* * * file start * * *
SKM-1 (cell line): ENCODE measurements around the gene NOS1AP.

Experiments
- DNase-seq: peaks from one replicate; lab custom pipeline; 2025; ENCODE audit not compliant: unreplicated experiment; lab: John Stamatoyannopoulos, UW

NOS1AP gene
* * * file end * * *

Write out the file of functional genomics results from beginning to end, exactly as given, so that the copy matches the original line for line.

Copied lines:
SKM-1 (cell line): ENCODE measurements around the gene NOS1AP.

Experiments
- DNase-seq: peaks from one replicate; lab custom pipeline; 2025; ENCODE audit not compliant: unreplicated experiment; lab: John Stamatoyannopoulos, UW

NOS1AP gene